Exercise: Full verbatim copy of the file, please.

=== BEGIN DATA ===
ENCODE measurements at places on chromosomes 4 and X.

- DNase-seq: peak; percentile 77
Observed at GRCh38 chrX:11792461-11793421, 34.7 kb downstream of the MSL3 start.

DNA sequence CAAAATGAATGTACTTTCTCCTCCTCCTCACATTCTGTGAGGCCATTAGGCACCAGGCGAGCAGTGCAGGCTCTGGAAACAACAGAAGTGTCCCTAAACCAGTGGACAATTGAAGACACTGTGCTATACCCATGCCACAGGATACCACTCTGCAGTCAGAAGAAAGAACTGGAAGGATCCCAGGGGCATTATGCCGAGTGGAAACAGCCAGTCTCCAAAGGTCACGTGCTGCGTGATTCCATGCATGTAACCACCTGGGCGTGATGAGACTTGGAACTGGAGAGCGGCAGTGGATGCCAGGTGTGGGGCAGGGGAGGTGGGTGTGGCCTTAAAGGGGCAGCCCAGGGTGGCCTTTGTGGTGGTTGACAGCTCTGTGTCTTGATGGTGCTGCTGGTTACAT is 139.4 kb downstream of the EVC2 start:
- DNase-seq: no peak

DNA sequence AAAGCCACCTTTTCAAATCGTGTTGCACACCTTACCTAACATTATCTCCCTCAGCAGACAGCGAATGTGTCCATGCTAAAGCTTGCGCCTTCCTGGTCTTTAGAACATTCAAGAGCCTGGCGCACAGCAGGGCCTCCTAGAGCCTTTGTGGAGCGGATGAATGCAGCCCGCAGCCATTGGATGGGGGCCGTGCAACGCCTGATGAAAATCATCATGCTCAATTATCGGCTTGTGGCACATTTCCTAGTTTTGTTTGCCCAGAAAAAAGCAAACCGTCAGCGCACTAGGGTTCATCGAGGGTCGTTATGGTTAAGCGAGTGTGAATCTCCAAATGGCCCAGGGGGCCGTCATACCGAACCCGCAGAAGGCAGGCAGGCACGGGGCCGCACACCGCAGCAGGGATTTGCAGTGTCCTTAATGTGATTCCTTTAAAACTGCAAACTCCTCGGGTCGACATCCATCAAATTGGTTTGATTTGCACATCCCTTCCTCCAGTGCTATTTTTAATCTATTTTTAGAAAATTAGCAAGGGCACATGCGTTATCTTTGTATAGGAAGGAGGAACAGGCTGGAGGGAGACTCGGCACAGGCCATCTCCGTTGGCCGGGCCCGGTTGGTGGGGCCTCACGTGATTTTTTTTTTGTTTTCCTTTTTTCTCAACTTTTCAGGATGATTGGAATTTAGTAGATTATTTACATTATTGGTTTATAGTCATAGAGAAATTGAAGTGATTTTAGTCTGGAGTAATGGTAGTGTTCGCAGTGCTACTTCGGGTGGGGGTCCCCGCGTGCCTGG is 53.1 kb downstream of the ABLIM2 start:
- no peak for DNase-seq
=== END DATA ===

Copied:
ENCODE measurements at places on chromosomes 4 and X.

- DNase-seq: peak; percentile 77
Observed at GRCh38 chrX:11792461-11793421, 34.7 kb downstream of the MSL3 start.

DNA sequence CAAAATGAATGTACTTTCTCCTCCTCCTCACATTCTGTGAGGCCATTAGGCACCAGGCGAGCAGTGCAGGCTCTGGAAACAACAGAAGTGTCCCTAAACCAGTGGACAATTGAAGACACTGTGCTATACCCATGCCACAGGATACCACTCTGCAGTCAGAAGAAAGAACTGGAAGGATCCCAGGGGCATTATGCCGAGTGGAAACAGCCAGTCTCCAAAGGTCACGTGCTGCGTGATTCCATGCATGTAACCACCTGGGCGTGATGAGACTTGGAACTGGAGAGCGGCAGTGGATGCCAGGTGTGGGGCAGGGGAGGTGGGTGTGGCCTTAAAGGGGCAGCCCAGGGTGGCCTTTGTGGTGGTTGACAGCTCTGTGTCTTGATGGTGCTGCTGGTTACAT is 139.4 kb downstream of the EVC2 start:
- DNase-seq: no peak

DNA sequence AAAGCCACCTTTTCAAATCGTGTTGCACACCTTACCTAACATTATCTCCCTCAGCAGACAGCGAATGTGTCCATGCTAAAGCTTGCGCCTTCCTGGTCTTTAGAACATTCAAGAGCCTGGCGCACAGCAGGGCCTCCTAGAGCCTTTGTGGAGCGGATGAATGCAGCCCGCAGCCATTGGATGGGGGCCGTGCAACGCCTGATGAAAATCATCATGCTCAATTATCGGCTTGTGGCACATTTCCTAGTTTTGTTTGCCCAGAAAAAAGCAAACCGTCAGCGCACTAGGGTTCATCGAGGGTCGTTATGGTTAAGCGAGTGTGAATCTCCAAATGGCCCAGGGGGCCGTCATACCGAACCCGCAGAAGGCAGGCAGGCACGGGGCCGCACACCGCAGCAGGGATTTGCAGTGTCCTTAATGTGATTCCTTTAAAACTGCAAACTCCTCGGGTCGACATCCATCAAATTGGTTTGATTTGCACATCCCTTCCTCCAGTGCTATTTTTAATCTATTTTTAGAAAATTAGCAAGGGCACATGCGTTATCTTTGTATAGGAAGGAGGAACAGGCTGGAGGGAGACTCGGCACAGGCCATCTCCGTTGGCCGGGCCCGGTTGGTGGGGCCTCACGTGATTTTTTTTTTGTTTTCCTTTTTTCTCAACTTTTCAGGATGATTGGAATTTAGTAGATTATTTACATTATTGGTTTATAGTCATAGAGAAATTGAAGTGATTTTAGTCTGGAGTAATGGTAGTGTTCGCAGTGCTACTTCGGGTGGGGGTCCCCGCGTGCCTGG is 53.1 kb downstream of the ABLIM2 start:
- no peak for DNase-seq